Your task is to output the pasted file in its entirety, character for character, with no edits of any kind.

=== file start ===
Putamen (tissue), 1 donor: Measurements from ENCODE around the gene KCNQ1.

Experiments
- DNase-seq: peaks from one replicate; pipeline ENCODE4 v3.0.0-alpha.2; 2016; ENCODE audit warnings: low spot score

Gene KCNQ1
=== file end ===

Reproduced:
Putamen (tissue), 1 donor: Measurements from ENCODE around the gene KCNQ1.

Experiments
- DNase-seq: peaks from one replicate; pipeline ENCODE4 v3.0.0-alpha.2; 2016; ENCODE audit warnings: low spot score

Gene KCNQ1